More building permits were issued for new houses and apartments in Washington last year than in any year since 1966, according to a Metropolitan Washington Council of Governments (COG) report.
At the same time, most of Washington's suburbs also experienced sharp increases in residential construction. The COG survey showed that building permits for 23,957 housing units were issued last year for the metropolitan area, largest number since 1973.
Alexandria was the only area jurisdiction issuing fewer buildings permits last year than in 1976, the COG study said. Only 544 units were authorized in Alexandria in 1977, lowest number since 1970.
The most dramatic increase proportionately was in Arlington where 985 permits were issued for construction of houses and apartments last year, compared to 418 permits the previous year.
The COG report said three-fourths of the permits issued last year were for construction of single-family homes.
The report also noted that although the figures for 1977 "are indicative of the substantial recovery of the Washington area's housing construction industry," the number of permits issued last year still was "well below" the amount considered normal for the area during the booming 1960s and the early 1970s.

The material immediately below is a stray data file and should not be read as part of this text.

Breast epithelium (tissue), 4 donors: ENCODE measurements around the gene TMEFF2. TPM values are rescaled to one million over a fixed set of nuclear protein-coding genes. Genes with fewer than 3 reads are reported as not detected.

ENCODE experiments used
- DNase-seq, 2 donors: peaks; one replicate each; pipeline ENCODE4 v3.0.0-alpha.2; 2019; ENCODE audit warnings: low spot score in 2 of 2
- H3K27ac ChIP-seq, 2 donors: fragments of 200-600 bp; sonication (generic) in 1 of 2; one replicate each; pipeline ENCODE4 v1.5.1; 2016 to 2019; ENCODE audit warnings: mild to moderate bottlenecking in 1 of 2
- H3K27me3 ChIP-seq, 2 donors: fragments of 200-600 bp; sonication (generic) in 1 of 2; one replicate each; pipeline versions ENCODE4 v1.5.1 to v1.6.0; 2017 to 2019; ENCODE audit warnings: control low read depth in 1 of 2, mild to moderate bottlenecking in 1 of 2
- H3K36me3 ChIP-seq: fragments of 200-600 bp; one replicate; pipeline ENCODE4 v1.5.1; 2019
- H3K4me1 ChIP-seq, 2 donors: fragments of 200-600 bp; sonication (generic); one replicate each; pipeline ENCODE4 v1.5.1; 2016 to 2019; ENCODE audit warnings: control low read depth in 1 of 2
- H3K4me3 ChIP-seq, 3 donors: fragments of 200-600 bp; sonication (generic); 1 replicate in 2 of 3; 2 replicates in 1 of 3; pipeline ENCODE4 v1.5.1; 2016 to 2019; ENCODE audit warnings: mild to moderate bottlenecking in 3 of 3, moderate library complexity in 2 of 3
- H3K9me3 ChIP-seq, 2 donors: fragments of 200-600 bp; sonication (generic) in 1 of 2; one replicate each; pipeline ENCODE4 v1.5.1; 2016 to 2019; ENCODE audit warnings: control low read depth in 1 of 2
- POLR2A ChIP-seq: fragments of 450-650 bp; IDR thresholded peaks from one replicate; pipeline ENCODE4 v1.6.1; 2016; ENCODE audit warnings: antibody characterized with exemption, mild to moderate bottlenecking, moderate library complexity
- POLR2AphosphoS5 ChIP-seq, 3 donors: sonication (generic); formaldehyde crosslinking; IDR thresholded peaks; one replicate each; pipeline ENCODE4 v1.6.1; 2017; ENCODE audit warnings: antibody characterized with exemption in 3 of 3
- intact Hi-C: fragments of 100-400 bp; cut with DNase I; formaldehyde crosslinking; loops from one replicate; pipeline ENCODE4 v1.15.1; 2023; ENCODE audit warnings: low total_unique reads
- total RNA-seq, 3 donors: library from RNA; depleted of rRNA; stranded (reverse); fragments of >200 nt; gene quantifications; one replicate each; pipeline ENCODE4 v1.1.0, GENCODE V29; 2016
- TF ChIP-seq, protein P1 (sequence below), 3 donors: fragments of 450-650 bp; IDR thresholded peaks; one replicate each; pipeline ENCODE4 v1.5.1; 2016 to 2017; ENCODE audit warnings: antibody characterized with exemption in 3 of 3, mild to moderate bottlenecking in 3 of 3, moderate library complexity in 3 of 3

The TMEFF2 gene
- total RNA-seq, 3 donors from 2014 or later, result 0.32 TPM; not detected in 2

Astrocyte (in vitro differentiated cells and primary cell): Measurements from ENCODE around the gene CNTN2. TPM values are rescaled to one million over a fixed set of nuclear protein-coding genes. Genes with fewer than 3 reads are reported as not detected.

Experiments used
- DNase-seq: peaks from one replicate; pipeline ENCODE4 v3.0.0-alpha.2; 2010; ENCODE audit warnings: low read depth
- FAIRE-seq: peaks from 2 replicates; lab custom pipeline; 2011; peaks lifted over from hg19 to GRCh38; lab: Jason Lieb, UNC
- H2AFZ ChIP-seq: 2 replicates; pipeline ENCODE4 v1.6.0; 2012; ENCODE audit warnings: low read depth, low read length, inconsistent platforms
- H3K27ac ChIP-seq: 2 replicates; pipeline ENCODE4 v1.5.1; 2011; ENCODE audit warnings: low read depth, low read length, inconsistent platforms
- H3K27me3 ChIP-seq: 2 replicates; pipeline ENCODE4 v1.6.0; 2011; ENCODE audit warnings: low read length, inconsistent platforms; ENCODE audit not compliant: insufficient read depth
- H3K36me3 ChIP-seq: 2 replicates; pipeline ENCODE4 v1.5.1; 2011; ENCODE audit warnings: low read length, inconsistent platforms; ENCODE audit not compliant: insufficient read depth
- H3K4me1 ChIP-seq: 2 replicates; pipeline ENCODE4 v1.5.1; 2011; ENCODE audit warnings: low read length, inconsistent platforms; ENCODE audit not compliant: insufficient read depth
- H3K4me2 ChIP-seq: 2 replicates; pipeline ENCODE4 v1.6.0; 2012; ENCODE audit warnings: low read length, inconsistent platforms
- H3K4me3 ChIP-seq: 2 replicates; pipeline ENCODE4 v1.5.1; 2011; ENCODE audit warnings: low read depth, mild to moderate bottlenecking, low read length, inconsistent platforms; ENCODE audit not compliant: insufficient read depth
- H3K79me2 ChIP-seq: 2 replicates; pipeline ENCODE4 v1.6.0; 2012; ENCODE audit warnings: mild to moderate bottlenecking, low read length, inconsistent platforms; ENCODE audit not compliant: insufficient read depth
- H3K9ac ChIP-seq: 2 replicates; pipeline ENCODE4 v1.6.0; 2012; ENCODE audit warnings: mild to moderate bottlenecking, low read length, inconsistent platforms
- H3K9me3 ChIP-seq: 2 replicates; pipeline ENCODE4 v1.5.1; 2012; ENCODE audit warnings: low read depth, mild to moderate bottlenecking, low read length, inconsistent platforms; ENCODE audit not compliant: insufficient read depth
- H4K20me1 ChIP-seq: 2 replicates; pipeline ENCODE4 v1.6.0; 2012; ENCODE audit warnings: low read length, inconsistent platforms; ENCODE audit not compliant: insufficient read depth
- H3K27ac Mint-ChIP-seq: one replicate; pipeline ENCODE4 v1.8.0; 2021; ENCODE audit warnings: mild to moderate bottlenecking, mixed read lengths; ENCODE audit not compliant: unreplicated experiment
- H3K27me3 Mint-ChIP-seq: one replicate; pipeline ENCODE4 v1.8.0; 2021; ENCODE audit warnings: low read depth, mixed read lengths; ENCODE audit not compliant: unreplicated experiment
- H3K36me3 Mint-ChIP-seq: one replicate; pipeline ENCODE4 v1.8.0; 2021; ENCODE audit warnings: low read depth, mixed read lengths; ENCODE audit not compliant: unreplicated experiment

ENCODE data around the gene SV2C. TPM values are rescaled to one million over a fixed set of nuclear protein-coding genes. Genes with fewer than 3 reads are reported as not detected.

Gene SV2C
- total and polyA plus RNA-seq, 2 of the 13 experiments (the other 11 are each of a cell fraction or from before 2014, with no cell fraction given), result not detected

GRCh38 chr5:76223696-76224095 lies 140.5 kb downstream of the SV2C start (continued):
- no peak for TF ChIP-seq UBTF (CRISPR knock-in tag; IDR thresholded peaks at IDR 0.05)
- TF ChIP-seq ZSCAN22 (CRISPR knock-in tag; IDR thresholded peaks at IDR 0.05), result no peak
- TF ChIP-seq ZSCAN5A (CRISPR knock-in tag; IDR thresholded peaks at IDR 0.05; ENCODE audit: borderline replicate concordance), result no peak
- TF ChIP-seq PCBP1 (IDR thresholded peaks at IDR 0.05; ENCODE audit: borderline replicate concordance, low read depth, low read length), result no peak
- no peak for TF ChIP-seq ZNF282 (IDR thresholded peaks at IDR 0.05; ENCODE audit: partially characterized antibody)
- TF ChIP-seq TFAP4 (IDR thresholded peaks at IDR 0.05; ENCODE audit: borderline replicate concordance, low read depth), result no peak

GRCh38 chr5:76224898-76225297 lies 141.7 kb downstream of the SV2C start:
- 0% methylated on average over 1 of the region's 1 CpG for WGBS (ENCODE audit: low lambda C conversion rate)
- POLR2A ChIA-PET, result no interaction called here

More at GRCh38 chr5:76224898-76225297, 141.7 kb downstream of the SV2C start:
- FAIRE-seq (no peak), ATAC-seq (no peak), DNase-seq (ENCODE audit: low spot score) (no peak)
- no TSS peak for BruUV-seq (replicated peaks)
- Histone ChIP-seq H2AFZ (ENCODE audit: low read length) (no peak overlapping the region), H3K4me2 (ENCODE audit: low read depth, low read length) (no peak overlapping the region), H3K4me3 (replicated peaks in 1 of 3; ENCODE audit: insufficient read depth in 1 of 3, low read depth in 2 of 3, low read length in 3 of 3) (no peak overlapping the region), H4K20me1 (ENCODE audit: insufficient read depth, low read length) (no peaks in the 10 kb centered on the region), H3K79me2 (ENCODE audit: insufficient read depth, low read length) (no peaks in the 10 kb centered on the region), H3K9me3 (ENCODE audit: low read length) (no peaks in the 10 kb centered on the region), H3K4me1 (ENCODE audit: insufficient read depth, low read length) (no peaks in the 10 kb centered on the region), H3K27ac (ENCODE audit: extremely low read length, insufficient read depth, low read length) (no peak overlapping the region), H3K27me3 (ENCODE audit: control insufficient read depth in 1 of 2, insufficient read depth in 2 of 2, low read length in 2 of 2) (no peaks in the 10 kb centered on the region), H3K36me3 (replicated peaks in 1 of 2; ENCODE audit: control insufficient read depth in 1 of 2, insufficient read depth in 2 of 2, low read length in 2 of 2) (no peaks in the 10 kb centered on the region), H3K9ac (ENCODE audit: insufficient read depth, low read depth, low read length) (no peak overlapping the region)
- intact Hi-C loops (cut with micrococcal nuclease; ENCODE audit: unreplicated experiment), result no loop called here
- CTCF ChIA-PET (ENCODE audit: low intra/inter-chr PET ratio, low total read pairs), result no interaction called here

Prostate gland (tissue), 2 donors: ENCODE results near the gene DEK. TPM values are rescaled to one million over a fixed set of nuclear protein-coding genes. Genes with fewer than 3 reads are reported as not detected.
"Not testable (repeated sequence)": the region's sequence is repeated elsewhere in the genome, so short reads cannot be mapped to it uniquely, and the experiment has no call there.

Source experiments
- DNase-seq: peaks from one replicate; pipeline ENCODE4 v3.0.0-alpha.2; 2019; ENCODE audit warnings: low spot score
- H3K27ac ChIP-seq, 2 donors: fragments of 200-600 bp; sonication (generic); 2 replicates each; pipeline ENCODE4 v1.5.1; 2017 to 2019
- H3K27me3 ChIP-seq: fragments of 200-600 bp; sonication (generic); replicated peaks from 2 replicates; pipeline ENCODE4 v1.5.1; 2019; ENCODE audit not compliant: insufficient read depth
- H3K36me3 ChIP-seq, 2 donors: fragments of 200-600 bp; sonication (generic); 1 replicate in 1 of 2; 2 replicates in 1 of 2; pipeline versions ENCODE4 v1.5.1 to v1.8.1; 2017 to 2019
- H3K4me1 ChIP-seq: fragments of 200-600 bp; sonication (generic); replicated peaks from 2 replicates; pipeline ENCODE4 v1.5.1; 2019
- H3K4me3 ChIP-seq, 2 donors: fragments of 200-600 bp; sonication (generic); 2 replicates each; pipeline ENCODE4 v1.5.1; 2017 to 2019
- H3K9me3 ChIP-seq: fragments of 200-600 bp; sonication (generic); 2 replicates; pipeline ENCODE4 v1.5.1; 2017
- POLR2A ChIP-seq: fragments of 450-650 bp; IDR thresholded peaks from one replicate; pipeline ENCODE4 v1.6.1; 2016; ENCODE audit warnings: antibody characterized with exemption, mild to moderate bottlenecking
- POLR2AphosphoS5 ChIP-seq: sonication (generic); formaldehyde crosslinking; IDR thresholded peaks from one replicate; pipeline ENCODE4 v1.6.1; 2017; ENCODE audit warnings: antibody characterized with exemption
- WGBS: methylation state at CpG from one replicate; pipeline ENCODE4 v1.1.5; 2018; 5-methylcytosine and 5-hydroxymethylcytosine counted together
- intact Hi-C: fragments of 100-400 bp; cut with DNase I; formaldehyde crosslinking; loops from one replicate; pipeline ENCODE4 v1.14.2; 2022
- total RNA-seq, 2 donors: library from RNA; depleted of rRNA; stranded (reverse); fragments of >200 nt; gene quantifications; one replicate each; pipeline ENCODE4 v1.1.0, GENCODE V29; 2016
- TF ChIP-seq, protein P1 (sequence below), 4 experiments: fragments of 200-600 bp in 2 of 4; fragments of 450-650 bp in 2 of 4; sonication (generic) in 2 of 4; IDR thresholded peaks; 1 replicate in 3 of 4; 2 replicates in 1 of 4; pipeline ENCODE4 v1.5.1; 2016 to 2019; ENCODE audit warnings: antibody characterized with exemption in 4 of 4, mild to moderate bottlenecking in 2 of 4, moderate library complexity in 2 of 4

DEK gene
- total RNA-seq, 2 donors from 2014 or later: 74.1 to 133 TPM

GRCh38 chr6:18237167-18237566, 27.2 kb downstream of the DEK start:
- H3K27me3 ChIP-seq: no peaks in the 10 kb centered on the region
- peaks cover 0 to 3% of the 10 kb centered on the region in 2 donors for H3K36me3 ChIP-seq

For some months, many District of Columbia officials and developers have been talking of a housing and commercial construction boom. Construction began last year on almost 2 million square feet of office space, only slightly less than that built during the city's boom years of 1966 and 1967. That amount is expected to rise this year.
And the development wave that long has swept across the suburbs, also appears to be continuing.
According to the COG report, Fairfax City and Falls Church issued permits for the construction of 10,014 units last year, more than any other jurisdiction.
Montgomery County issued permits for 3,798 units, Prince George's County for 3,260, Prince William Country for 2,258 units, Washington for 2,194 units, Arlington County for 985 units and Loudoun County for 904 units.
R. Robert Linowes, president of the Metropolitan Washington Board of Trade and a lawyer who specializes in real estate development, said yesterday that the development boom will continue for some time.
"I fully expect it to continue well into the next decade," Linowes said. "There may be some slowing at various stages, and there will be periods of overbuilding that will be minimal. The slowdown will be minor and temporary."
COG also released this week the results of a survey conducted in January of apartment vacancy rates in the suburbs. The survey found the overall vacancy rate was 3.13 percent.
The tightest suburban rental housing markets were found in Loudoun County, Fairfax City, Arlington County and Alexandria.